There is an article in the August 12th issue of the New York Times Magazine http://www.nytimes.com/2012/08/12/magazine/whats-so-bad-about-a-boy-who-wants-to-wear-a-dress.html?pagewanted=all&_r=0
about children who feel comfortable identifying with both sexes at different moments in their lives. In the article, they label this type of behavior “gender-fluid“. I like the word; it seems to evoke all kinds of interesting concepts.
Since I created this blog to explore balance of the masculine and feminine and all that this involves in ourselves, our societies, and our world, I feel this article is noteworthy. I do want to preface my post that it is not my intention to judge or discriminate against anyone’s personal choices – on the contrary. The leit-motif of adamevenevenadam is a place to enjoy the process of thinking and to extend awareness of self and the world we live in as widely as possible. Because definitions tend to restrict the process of creation, I try to be “fluid” in this writing / thinking process. Still, art like life requires some boundaries. I liked the metaphor that the French use that was explored in my book review of Bringing Up Bebe (book by Pamela Druckerman). She explains that the French believe that children need a “cadre” or framework that is stable, clear, and simple, and that within that framework they should be given a lot of liberty. It is a good precept to follow for all people (a social contract of sorts) until we as humans are fully enlightened and aware and able to synchronize our actions and responses to ourselves and one another without doing harm to ourselves or each other. Everything is connected today, but our awareness of simultaneous connection to everyone and everything today is obscured by ideas, definitions, shadows, laws, and other obstacles to light. We are limited by the limitations to our personal awareness. It is a process, like this blog.
Back to gender fluid (in the article, it is written “gender-fluid”). As I read, reflect and ponder the meaning of masculine and feminine, it is interesting to observe the state of the world with regard to these two poles. On the one hand, we see a rise in religious fundamentalism and persecution of the feminine. In these cultures (and there are more than one), fundamentalists seem to perceive the world in only black and white – no subtleties. These worlds are rigid, based on fear of change, fear of life. Since Nature speaks through each of us, we all have access to the wisdom of life. The level of our personal awakening is the determining filter for how much life we are able to let into our lives, how much we can allow life to determine our choices, direction, and purpose. Last year, my son completed a social studies fair project on the Mayan “doomsday” prophecy. Together, we read about the Mayan calendar and culture. In fact, today we know relatively little about this culture, except that they were highly evolved with great knowledge of mathematics and astronomy, accurately predicting cosmological events based on mathematical calculations. People have possibly made an assumption based on this knowledge that the December 21, 2012 date represents the arrival of an event which would end our world. The Mayan calendar indicates the end of an era according to their calendar system, and I agree as I observe current events and social evolution that we are indeed coming to the end of an era. As change brings uneasiness and unrest, we observe much flux. The change that I feel is ready to come to fruition is the re-balancing of masculine and feminine energies. We observe an increasing openness in our society to homosexuality, trans-gender individuals, bi-sexuality, gender fluidity and other phenomena that honor the feminine in the masculine and the masculine in the feminine. Most world cultures share a deep fear of the feminine. An October 7th article in the New York Times recounts the experiences of Malaysian men who are either trans-gender or cross-dressers and the fact that they are now seeking legal help in secular courts to bring attention to their dilemma in a primarily Muslim society whose justice system operates under Sharia as well as a secular court system. These individuals are subjected to arrest, payment of fines, and prison sentences for their innate affinity with the feminine aspects of their owns souls. The article makes note of an important fact: the laws also apply to women who dress in male garb or who impersonate men, but these women are not persecuted or harassed nearly as much or as often as the men. Similarly, in the August 12th NYT Magazine article about boys who sometimes like to wear dresses, kitten tennis shoes, or bling, mention is made of the fact that we now accept without question that little girls play with trucks, wear boy’s clothing, or play boy-dominated games. We are comfortable with all that is masculine, which makes this easier to accept. Yet little boys are bullied and often made to feel ashamed by their peers and by adults who do not feel comfortable with the feminine in the masculine. Parents of the children struggle, trying to help their children to lead happy, balanced lives.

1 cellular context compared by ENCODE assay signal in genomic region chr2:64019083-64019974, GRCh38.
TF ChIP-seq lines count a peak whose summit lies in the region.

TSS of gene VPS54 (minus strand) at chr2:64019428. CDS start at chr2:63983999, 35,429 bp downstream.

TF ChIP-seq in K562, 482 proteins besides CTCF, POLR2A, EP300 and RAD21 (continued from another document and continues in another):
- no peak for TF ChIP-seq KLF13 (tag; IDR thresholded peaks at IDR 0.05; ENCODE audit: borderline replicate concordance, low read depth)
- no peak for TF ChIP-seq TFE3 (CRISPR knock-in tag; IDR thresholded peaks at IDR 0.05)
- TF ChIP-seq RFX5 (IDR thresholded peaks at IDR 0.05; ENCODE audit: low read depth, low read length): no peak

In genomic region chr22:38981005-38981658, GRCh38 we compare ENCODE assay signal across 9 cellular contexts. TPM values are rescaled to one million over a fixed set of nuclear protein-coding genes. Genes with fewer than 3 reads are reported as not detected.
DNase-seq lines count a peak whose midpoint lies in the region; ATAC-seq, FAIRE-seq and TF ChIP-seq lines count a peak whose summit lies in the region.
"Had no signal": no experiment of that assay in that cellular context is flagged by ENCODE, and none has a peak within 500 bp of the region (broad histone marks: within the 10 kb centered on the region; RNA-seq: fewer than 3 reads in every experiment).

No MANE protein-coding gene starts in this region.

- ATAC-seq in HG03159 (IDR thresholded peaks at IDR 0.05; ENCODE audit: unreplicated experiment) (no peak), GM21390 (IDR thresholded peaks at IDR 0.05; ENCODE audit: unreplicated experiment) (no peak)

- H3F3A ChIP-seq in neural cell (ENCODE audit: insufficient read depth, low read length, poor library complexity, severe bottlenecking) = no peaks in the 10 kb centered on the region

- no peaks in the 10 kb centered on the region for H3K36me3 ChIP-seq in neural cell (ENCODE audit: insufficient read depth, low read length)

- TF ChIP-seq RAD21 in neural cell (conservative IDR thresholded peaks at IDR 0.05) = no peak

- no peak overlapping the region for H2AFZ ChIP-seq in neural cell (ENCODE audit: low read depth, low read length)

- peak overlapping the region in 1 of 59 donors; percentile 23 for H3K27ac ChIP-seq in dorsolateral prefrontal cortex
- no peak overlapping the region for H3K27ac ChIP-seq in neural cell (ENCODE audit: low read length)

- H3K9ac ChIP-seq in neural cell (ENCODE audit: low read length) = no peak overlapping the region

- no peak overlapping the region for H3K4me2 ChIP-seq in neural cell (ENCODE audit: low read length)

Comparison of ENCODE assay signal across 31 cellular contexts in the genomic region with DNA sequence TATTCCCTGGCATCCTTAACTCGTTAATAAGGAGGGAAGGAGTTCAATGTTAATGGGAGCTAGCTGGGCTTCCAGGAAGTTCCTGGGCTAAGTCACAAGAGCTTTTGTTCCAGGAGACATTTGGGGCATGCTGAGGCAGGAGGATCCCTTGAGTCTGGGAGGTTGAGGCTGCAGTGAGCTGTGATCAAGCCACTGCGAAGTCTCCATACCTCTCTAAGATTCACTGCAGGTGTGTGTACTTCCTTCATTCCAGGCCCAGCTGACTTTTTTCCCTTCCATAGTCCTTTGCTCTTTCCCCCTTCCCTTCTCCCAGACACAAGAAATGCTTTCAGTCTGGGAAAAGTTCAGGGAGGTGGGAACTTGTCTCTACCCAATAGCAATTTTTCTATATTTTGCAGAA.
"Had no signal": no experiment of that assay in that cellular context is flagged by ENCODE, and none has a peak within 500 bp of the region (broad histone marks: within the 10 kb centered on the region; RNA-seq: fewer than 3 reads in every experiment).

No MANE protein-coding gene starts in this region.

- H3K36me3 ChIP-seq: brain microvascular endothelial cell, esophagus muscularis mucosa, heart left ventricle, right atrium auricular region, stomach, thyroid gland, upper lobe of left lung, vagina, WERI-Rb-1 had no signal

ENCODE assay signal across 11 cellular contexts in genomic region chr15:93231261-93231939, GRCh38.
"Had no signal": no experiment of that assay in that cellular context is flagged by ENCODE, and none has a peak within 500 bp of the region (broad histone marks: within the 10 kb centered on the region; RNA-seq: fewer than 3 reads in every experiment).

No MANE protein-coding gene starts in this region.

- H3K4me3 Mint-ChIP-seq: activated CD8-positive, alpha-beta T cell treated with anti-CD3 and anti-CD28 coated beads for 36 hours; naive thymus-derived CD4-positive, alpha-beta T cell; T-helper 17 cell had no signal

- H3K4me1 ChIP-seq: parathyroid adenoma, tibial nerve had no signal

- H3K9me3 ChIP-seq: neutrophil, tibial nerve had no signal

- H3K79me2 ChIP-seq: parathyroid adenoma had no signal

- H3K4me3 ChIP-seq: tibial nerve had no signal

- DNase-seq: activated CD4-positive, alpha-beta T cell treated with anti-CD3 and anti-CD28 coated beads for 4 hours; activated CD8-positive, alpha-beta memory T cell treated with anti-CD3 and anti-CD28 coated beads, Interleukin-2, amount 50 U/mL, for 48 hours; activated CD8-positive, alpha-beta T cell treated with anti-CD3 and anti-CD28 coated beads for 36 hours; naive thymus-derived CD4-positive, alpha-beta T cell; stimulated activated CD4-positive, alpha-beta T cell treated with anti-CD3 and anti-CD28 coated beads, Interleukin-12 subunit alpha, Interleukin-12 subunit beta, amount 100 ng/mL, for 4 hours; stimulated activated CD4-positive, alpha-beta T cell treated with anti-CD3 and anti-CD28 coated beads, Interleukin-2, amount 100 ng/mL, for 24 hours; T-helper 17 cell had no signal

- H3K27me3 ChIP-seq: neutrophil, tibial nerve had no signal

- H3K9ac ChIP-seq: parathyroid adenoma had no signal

My own son, raised without much company of men, has a highly developed sense of the feminine. When he was younger, he loved to wear fuschia, purple, pink, orange. He still likes orange, and yellow and green are his favorite colors. He often would dress up in my clothes, put on make-up, take photographs and make films of himself as a woman. This role play was just part of his own exploration of himself, and the images were often funny and over the top. He never asked to wear girls clothing outside the home, but I do remember kids teasing him about his pink and purple socks in kindergarten, and I do remember thinking that in France no one would have had a problem with that. One night, some time last year (he was 12), he had a dream that re-defined his sense of self as a male. Since that dream, I have noticed a change in him. He is more confident, more masculine (while still being sensitive and extremely well-spoken, with a great understanding for human feelings). In the dream, he was a woman, part of knitting group. He went downstairs when the doorbell rang, and on the porch was a wild orangutan. The orangutan ripped off his face, his skin – his female persona. He then went to the house next door, where a large African-American woman opened the door. She invited him inside; the house was full of cats. He then returned home…I feel the dream re-balanced my son’s sense of his primary identity as a male, while reinforcing his secondary female identity, represented by the woman with the cats – our instinctive, natural self.